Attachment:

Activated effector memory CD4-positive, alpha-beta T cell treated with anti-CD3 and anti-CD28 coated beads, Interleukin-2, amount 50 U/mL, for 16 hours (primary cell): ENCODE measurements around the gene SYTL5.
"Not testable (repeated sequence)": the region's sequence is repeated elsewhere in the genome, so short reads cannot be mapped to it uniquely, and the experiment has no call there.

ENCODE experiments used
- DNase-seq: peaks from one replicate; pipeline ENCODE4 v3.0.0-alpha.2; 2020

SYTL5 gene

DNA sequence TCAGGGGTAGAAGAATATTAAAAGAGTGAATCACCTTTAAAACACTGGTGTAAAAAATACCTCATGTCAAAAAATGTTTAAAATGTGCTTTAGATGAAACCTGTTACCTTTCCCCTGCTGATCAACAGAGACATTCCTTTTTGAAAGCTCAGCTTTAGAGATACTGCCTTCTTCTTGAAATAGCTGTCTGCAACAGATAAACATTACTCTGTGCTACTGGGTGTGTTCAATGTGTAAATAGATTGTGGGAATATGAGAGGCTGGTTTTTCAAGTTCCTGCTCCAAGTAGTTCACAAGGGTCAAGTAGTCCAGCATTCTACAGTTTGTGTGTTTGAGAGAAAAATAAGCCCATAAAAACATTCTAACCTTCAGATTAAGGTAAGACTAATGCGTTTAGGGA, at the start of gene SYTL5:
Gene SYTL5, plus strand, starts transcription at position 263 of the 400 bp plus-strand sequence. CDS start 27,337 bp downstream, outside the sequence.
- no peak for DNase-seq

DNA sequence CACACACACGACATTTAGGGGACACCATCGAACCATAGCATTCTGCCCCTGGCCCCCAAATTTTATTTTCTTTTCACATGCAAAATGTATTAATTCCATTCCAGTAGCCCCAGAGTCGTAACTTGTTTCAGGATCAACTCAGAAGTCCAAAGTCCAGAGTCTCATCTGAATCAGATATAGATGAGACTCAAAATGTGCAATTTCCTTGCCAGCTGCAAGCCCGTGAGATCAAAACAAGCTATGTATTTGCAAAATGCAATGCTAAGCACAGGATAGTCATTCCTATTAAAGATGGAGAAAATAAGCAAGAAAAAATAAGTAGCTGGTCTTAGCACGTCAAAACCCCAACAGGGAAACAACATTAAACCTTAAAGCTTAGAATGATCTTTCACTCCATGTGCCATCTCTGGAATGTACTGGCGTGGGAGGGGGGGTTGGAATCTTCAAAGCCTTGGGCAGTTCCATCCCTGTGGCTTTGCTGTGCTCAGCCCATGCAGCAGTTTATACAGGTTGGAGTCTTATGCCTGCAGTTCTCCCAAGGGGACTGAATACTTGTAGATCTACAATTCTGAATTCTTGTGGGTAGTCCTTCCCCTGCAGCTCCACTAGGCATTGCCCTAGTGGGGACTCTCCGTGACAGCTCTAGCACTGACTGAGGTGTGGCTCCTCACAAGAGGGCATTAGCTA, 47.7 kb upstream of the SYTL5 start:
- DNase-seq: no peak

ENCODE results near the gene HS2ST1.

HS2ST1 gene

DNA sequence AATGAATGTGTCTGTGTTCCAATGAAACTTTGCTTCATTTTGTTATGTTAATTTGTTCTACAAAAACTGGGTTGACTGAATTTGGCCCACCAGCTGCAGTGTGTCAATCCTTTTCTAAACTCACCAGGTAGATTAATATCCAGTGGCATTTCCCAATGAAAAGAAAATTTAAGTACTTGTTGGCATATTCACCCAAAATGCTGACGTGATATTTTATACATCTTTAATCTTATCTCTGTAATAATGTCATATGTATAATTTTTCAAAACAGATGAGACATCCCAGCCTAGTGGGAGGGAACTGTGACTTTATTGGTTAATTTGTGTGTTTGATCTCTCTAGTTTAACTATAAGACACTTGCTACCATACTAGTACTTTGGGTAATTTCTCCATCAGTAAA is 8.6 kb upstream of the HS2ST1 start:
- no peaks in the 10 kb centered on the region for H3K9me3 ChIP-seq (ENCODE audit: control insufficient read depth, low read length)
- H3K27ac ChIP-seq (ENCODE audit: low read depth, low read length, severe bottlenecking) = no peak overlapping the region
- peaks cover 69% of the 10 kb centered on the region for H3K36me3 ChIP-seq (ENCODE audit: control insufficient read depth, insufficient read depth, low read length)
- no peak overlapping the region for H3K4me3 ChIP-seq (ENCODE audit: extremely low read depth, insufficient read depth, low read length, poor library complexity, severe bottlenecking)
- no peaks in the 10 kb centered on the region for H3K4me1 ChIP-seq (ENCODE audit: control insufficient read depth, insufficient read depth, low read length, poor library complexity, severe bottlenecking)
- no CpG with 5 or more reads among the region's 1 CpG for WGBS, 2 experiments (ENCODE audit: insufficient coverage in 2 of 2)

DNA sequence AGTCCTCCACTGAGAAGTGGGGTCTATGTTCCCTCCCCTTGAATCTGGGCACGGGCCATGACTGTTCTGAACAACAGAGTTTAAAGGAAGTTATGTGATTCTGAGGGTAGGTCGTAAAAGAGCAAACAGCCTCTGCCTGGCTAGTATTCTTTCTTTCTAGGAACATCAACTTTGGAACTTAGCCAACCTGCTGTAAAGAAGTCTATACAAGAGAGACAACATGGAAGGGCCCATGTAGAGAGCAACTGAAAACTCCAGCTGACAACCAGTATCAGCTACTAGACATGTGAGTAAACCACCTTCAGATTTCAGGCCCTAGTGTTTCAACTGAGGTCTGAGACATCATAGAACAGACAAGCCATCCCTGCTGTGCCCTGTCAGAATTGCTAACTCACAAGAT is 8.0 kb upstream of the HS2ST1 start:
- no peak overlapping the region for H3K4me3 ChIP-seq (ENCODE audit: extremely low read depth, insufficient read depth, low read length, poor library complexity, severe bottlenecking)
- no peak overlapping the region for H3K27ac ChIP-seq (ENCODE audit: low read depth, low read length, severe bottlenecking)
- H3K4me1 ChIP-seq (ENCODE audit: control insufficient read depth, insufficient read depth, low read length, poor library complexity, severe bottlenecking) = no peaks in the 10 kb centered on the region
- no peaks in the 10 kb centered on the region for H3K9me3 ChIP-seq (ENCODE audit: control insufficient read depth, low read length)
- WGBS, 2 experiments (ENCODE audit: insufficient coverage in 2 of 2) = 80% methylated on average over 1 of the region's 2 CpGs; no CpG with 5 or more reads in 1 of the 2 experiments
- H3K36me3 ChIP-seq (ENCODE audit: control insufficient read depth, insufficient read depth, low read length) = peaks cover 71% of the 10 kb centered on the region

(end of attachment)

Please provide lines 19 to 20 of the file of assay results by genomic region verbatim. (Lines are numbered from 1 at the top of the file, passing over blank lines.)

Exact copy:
- no CpG with 5 or more reads among the region's 1 CpG for WGBS, 2 experiments (ENCODE audit: insufficient coverage in 2 of 2)

DNA sequence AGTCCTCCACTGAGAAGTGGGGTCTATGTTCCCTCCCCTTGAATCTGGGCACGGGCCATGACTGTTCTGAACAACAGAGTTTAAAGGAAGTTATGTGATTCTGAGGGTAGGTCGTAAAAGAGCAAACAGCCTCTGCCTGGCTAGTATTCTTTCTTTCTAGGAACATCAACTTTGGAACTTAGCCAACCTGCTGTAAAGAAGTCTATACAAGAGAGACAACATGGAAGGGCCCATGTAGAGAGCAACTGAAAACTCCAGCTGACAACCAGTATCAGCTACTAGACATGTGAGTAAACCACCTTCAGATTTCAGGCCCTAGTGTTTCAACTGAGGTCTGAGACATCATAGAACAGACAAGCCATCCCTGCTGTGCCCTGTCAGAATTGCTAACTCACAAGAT is 8.0 kb upstream of the HS2ST1 start: